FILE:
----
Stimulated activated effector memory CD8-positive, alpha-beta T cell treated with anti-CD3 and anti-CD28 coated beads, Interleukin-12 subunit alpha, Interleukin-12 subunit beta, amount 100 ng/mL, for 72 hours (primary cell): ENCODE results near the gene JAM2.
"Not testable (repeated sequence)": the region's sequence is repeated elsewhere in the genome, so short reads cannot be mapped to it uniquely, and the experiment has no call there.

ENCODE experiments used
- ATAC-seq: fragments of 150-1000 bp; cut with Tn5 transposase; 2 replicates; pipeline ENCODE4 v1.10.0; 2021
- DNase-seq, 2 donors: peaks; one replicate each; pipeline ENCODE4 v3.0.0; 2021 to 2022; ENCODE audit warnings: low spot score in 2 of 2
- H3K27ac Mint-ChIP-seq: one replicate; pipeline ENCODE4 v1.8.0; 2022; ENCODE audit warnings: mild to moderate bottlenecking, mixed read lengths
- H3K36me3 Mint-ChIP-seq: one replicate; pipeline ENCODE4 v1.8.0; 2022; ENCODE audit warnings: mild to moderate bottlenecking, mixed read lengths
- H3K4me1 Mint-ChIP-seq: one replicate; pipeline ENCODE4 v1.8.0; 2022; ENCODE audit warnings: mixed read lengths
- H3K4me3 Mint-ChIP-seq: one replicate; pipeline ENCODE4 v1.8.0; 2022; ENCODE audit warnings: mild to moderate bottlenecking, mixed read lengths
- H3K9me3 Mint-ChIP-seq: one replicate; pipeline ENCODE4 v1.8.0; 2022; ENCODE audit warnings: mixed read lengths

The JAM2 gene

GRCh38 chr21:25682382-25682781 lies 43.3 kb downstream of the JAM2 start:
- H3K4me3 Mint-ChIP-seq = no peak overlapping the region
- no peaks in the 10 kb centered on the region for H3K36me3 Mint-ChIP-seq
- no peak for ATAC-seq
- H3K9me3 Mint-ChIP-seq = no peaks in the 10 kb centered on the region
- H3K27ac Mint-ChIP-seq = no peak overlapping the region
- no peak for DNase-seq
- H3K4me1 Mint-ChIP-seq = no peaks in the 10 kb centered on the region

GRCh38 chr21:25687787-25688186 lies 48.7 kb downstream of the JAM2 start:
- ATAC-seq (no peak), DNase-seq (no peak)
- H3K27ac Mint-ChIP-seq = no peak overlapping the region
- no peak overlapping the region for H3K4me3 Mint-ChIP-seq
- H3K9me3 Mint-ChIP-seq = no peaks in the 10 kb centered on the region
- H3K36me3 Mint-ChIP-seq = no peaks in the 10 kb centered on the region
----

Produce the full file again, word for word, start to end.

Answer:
Stimulated activated effector memory CD8-positive, alpha-beta T cell treated with anti-CD3 and anti-CD28 coated beads, Interleukin-12 subunit alpha, Interleukin-12 subunit beta, amount 100 ng/mL, for 72 hours (primary cell): ENCODE results near the gene JAM2.
"Not testable (repeated sequence)": the region's sequence is repeated elsewhere in the genome, so short reads cannot be mapped to it uniquely, and the experiment has no call there.

ENCODE experiments used
- ATAC-seq: fragments of 150-1000 bp; cut with Tn5 transposase; 2 replicates; pipeline ENCODE4 v1.10.0; 2021
- DNase-seq, 2 donors: peaks; one replicate each; pipeline ENCODE4 v3.0.0; 2021 to 2022; ENCODE audit warnings: low spot score in 2 of 2
- H3K27ac Mint-ChIP-seq: one replicate; pipeline ENCODE4 v1.8.0; 2022; ENCODE audit warnings: mild to moderate bottlenecking, mixed read lengths
- H3K36me3 Mint-ChIP-seq: one replicate; pipeline ENCODE4 v1.8.0; 2022; ENCODE audit warnings: mild to moderate bottlenecking, mixed read lengths
- H3K4me1 Mint-ChIP-seq: one replicate; pipeline ENCODE4 v1.8.0; 2022; ENCODE audit warnings: mixed read lengths
- H3K4me3 Mint-ChIP-seq: one replicate; pipeline ENCODE4 v1.8.0; 2022; ENCODE audit warnings: mild to moderate bottlenecking, mixed read lengths
- H3K9me3 Mint-ChIP-seq: one replicate; pipeline ENCODE4 v1.8.0; 2022; ENCODE audit warnings: mixed read lengths

The JAM2 gene

GRCh38 chr21:25682382-25682781 lies 43.3 kb downstream of the JAM2 start:
- H3K4me3 Mint-ChIP-seq = no peak overlapping the region
- no peaks in the 10 kb centered on the region for H3K36me3 Mint-ChIP-seq
- no peak for ATAC-seq
- H3K9me3 Mint-ChIP-seq = no peaks in the 10 kb centered on the region
- H3K27ac Mint-ChIP-seq = no peak overlapping the region
- no peak for DNase-seq
- H3K4me1 Mint-ChIP-seq = no peaks in the 10 kb centered on the region

GRCh38 chr21:25687787-25688186 lies 48.7 kb downstream of the JAM2 start:
- ATAC-seq (no peak), DNase-seq (no peak)
- H3K27ac Mint-ChIP-seq = no peak overlapping the region
- no peak overlapping the region for H3K4me3 Mint-ChIP-seq
- H3K9me3 Mint-ChIP-seq = no peaks in the 10 kb centered on the region
- H3K36me3 Mint-ChIP-seq = no peaks in the 10 kb centered on the region